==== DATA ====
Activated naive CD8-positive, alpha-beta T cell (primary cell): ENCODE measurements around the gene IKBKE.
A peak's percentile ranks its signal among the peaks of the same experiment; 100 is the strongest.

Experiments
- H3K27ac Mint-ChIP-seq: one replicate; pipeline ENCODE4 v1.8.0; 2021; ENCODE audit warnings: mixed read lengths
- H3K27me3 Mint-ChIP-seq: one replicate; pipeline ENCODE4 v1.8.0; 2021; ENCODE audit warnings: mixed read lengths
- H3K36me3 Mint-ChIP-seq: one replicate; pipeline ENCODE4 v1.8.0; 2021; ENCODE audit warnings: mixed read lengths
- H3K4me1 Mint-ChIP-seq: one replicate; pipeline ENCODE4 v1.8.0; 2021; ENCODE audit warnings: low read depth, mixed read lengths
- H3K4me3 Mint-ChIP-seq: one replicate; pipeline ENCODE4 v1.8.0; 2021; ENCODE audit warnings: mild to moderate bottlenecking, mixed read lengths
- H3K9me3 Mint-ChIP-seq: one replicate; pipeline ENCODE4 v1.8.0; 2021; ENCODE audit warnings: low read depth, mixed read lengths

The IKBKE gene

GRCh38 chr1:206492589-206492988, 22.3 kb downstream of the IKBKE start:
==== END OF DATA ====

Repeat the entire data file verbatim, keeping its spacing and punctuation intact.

Activated naive CD8-positive, alpha-beta T cell (primary cell): ENCODE measurements around the gene IKBKE.
A peak's percentile ranks its signal among the peaks of the same experiment; 100 is the strongest.

Experiments
- H3K27ac Mint-ChIP-seq: one replicate; pipeline ENCODE4 v1.8.0; 2021; ENCODE audit warnings: mixed read lengths
- H3K27me3 Mint-ChIP-seq: one replicate; pipeline ENCODE4 v1.8.0; 2021; ENCODE audit warnings: mixed read lengths
- H3K36me3 Mint-ChIP-seq: one replicate; pipeline ENCODE4 v1.8.0; 2021; ENCODE audit warnings: mixed read lengths
- H3K4me1 Mint-ChIP-seq: one replicate; pipeline ENCODE4 v1.8.0; 2021; ENCODE audit warnings: low read depth, mixed read lengths
- H3K4me3 Mint-ChIP-seq: one replicate; pipeline ENCODE4 v1.8.0; 2021; ENCODE audit warnings: mild to moderate bottlenecking, mixed read lengths
- H3K9me3 Mint-ChIP-seq: one replicate; pipeline ENCODE4 v1.8.0; 2021; ENCODE audit warnings: low read depth, mixed read lengths

The IKBKE gene

GRCh38 chr1:206492589-206492988, 22.3 kb downstream of the IKBKE start: